For a given amount of carbohydrate, the glycemic index of a food predicts the degree of glycaemia relative to a standard reference food. Choosing a diet based on low GI foods such as pasta, legumes, most fruit, milk, yogurt and specific types of rice and bread can halve the AUC and reduce HbA1c in individuals with diabetes. Furthermore, meta-analyses of observational studies confirm that diets based on low GI food choices are associated with reduced risk of type 2 diabetes (4) and cardiovascular disease (5). The relative risk reduction is biologically significant, similar to increasing the amount of exercise or dietary fibre.

In our view, the potential of personalised nutritional guidance versus standard advice (national dietary guidelines) to improve weight control is far from proven. In many ways, the findings of PREDICT are important because they challenge so much of the prevailing hype.


  1. Berry S, and colleagues. Decoding human postprandial responses to food and their potential for precision nutrition: the PREDICT 1 study
  2. The DECODE group. European Diabetes Epidemiology Group. Glucose tolerance and mortality: comparison of WHO and American Diabetes Association diagnostic criteria
  3. Wycherley TP, and colleagues. Effects of energy-restricted high-protein, low-fat compared with standard-protein, low-fat diets: a meta-analysis of randomized controlled trials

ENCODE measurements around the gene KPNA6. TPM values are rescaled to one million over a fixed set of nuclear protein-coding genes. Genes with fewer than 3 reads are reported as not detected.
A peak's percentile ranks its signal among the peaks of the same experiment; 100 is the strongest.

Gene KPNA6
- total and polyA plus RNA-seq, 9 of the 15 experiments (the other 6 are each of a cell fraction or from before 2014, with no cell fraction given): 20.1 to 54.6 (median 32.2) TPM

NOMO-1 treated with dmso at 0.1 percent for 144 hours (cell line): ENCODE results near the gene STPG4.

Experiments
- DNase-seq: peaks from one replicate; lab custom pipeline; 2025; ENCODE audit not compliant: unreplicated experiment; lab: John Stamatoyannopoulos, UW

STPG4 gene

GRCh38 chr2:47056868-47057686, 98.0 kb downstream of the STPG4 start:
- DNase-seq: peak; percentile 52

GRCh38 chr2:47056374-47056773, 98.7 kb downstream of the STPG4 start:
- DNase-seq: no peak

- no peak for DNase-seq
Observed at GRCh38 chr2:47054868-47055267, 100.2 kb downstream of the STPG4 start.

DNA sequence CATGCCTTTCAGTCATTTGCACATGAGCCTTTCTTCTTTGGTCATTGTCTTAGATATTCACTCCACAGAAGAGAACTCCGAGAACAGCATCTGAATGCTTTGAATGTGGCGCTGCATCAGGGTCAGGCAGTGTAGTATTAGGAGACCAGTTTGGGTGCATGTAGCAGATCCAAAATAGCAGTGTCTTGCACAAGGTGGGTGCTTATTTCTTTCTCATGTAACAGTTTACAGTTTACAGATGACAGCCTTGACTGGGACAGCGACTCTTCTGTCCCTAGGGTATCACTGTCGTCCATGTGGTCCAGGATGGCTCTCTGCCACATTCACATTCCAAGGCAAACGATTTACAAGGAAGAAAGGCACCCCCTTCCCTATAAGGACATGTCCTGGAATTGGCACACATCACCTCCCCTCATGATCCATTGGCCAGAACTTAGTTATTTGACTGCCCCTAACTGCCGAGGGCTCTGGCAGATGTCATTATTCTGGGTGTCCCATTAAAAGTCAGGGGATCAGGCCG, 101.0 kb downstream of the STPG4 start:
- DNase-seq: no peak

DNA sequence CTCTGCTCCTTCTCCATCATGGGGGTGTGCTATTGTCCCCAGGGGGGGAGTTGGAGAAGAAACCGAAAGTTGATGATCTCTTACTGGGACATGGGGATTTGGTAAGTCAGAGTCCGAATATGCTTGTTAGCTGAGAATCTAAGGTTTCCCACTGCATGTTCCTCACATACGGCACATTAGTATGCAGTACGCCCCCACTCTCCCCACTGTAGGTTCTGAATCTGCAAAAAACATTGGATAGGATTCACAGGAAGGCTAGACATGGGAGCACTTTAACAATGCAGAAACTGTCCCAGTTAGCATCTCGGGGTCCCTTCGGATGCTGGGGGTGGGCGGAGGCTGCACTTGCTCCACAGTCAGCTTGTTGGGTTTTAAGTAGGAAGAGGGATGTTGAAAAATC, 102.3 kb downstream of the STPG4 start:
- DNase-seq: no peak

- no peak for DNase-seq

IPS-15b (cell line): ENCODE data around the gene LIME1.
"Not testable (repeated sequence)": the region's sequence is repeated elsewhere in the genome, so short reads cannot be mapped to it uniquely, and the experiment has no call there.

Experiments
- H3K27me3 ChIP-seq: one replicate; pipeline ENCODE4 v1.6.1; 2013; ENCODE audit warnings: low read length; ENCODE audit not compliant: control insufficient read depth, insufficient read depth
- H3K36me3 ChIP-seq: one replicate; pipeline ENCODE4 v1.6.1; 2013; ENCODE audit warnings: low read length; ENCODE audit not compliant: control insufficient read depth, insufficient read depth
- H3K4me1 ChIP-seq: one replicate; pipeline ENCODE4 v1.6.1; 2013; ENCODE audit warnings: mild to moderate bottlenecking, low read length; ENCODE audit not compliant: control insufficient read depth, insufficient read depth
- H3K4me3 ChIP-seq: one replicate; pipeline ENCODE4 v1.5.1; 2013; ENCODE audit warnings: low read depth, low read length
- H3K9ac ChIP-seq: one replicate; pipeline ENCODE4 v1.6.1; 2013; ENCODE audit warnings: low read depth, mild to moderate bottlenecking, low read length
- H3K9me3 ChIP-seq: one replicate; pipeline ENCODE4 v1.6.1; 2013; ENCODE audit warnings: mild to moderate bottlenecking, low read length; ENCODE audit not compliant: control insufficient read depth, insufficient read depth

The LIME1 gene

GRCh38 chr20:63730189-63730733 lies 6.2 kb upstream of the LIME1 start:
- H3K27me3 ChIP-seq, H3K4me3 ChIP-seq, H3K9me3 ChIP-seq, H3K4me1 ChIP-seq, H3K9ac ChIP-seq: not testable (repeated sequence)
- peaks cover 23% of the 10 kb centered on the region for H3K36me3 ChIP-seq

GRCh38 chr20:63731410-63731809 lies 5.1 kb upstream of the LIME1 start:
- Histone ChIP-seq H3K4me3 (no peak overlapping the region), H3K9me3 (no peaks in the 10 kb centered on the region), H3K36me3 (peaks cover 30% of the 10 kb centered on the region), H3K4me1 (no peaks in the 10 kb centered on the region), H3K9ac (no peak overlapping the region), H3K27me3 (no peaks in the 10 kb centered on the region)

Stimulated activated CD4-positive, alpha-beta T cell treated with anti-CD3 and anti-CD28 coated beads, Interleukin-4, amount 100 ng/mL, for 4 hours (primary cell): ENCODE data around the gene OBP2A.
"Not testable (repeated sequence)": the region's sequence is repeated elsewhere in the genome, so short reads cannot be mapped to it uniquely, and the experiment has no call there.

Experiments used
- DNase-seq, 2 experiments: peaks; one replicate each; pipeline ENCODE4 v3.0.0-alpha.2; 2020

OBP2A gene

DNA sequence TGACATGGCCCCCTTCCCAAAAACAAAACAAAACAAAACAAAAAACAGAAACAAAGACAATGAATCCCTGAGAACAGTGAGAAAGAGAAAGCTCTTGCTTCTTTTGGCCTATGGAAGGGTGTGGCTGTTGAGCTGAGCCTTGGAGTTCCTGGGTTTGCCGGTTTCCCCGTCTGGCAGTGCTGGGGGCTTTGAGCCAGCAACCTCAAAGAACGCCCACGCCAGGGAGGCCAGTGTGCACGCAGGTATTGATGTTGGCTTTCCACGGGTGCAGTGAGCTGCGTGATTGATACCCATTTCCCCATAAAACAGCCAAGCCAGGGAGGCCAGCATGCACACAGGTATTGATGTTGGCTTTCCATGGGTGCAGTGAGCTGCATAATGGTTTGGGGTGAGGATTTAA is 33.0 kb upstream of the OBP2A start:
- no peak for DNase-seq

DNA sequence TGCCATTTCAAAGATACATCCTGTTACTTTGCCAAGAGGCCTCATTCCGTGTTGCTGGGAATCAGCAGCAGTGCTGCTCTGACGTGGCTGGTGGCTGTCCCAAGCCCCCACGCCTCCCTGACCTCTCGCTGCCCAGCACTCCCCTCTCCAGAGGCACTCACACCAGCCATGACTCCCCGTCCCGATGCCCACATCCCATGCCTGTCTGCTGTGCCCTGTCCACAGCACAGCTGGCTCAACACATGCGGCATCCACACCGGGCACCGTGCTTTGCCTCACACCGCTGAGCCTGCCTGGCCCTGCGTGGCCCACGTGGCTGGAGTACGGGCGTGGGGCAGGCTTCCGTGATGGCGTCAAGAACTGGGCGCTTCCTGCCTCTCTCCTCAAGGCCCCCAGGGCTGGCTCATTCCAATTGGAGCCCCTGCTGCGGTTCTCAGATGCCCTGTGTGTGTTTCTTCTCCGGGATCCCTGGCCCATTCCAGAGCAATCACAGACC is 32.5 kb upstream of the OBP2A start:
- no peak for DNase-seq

4. Livesey G, and colleagues. Dietary Glycemic Index and Load and the Risk of Type 2 Diabetes: A Systematic Review and Updated Meta-Analyses of Prospective Cohort Studies
  5. Livesey G, and colleagues. Coronary Heart Disease and Dietary Carbohydrate, Glycemic Index, and Glycemic Load: Dose-Response Meta-analyses of Prospective Cohort Studies

Professor Jennie Brand-Miller      
Professor Jennie Brand-Miller holds a Personal Chair in Human Nutrition in the Charles Perkins Centre and the School of Life and Environmental Sciences, at the University of Sydney. She is recognised around the world for her work on carbohydrates and the glycemic index (or GI) of foods, with over 300 scientific publications. Her books about the glycemic index have been bestsellers and made the GI a household word.